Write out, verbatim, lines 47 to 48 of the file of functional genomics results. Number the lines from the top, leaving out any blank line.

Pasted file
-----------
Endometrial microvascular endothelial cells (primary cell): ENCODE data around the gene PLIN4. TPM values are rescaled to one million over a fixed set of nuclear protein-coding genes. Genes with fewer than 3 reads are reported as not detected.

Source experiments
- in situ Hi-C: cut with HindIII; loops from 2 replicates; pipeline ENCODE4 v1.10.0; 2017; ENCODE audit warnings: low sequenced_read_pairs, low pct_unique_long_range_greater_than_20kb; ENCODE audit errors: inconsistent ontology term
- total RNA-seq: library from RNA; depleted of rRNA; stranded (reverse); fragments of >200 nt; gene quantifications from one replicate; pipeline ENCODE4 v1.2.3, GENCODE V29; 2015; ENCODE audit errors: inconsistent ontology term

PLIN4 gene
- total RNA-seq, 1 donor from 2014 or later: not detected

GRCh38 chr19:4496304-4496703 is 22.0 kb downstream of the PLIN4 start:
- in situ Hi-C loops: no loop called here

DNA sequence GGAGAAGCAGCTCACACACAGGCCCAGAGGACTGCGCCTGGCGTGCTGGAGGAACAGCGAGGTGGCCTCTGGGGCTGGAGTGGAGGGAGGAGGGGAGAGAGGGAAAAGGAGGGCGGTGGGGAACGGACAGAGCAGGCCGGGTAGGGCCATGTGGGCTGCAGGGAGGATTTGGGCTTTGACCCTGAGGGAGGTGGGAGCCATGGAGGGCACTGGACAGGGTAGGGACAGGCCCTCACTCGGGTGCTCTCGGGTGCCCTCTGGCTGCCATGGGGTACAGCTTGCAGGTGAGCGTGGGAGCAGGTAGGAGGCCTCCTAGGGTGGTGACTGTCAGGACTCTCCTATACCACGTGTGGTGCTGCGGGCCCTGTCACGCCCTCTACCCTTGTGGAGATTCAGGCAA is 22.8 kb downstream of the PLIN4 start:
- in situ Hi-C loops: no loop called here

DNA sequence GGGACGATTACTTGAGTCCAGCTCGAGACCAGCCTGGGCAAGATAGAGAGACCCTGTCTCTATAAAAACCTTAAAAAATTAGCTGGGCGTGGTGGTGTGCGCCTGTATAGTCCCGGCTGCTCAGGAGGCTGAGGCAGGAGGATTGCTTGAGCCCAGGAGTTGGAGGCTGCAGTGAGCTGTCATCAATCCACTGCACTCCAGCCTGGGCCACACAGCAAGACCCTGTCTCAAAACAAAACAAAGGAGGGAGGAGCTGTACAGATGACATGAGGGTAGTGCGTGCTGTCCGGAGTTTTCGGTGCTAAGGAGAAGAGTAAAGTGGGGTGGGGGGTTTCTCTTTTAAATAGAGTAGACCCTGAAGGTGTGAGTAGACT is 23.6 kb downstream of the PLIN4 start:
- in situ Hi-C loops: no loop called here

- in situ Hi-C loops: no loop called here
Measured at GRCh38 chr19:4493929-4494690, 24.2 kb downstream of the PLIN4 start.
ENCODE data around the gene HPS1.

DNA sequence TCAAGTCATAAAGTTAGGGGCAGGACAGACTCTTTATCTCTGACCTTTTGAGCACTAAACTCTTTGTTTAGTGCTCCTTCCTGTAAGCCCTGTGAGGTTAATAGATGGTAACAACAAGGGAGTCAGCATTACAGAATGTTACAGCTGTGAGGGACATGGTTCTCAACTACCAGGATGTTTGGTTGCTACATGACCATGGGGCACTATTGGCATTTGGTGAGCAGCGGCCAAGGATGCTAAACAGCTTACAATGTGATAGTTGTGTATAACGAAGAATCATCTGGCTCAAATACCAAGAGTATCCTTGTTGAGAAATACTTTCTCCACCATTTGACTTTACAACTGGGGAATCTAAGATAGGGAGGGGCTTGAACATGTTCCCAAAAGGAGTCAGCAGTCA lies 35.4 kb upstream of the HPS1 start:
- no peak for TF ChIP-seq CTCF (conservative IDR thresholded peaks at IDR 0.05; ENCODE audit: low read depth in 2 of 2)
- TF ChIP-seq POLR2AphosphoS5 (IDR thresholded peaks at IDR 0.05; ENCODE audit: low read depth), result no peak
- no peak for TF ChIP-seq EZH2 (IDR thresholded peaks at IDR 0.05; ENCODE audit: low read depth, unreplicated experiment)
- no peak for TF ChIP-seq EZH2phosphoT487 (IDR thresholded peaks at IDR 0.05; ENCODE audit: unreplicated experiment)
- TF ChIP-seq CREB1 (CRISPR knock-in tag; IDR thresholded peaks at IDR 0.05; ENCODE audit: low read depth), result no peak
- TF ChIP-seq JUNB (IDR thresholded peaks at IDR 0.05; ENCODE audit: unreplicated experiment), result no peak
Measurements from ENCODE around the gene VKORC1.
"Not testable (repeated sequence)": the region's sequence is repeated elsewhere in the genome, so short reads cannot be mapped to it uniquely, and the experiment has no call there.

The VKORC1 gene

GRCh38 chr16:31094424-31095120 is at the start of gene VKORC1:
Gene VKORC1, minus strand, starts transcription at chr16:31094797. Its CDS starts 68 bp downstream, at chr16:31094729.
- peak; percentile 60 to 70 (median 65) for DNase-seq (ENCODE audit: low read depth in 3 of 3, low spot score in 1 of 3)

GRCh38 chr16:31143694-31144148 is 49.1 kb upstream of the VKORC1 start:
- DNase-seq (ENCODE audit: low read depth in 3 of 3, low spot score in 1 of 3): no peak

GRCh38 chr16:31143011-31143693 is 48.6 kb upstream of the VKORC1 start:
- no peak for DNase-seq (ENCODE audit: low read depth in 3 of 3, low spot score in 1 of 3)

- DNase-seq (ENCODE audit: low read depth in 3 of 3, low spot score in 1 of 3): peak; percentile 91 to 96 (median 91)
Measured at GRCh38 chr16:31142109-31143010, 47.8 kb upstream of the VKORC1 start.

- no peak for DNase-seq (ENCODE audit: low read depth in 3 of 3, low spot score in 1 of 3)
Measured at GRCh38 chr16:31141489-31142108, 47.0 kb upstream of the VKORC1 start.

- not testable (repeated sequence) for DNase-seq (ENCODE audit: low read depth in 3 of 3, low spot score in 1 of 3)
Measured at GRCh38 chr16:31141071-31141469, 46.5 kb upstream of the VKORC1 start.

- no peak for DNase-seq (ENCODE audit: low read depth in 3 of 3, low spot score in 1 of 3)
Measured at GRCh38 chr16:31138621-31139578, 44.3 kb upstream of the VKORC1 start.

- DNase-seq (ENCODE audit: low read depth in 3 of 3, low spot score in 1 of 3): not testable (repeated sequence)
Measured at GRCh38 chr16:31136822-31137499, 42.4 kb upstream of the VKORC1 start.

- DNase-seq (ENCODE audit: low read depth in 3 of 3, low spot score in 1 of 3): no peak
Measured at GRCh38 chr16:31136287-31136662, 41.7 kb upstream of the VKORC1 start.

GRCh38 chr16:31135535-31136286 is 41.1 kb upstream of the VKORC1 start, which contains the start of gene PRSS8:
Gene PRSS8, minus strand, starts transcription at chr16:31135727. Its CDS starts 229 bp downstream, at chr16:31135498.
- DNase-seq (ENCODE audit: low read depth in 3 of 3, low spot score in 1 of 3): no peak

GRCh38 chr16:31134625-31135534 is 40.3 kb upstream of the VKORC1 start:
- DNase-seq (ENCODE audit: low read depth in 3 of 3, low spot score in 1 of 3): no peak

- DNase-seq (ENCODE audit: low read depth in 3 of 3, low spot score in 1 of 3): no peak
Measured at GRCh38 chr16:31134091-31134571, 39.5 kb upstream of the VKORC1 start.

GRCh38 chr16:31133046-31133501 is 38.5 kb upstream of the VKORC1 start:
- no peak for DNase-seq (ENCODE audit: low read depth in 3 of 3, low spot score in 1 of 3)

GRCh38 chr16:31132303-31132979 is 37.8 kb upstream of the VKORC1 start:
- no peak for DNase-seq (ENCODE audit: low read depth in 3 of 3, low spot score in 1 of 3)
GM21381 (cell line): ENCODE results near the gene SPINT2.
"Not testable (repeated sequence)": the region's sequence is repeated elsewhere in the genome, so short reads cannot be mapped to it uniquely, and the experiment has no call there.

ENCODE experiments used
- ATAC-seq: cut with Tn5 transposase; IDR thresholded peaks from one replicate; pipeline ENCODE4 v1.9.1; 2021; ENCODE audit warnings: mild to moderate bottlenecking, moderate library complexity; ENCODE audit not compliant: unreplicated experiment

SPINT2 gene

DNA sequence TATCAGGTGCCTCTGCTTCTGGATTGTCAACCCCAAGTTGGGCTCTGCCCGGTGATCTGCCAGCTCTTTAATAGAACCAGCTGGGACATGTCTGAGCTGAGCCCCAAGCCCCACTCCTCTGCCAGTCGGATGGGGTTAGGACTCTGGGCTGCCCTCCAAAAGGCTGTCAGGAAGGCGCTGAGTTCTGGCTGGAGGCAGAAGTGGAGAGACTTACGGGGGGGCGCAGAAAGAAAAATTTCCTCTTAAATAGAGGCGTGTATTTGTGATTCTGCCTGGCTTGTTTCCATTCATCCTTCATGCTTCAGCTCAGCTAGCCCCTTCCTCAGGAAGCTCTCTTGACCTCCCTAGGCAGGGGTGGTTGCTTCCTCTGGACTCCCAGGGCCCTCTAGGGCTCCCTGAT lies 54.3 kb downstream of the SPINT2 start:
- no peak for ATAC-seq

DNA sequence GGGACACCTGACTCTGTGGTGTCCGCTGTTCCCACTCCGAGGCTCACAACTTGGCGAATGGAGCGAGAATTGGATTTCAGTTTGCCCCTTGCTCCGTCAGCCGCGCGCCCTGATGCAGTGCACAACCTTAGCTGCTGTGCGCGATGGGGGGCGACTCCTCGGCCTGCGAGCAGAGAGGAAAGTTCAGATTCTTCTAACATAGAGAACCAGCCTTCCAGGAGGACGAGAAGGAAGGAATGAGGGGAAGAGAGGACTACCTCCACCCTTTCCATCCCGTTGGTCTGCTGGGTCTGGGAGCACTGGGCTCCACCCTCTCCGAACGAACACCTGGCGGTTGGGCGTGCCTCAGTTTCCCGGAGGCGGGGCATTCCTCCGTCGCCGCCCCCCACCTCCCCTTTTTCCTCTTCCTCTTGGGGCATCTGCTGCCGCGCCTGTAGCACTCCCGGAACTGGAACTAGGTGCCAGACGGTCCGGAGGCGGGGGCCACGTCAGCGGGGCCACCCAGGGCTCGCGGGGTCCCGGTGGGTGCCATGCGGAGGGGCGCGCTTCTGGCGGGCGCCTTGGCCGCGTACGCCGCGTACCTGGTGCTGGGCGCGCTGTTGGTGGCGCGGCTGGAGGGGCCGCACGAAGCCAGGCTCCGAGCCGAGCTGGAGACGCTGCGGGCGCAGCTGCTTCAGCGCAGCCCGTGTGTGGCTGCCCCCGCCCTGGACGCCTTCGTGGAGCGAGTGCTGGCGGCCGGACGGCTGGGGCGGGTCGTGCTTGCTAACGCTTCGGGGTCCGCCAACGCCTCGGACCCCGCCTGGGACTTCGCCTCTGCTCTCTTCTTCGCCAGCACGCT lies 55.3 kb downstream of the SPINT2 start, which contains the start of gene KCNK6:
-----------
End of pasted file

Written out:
- DNase-seq (ENCODE audit: low read depth in 3 of 3, low spot score in 1 of 3): no peak

GRCh38 chr16:31134625-31135534 is 40.3 kb upstream of the VKORC1 start: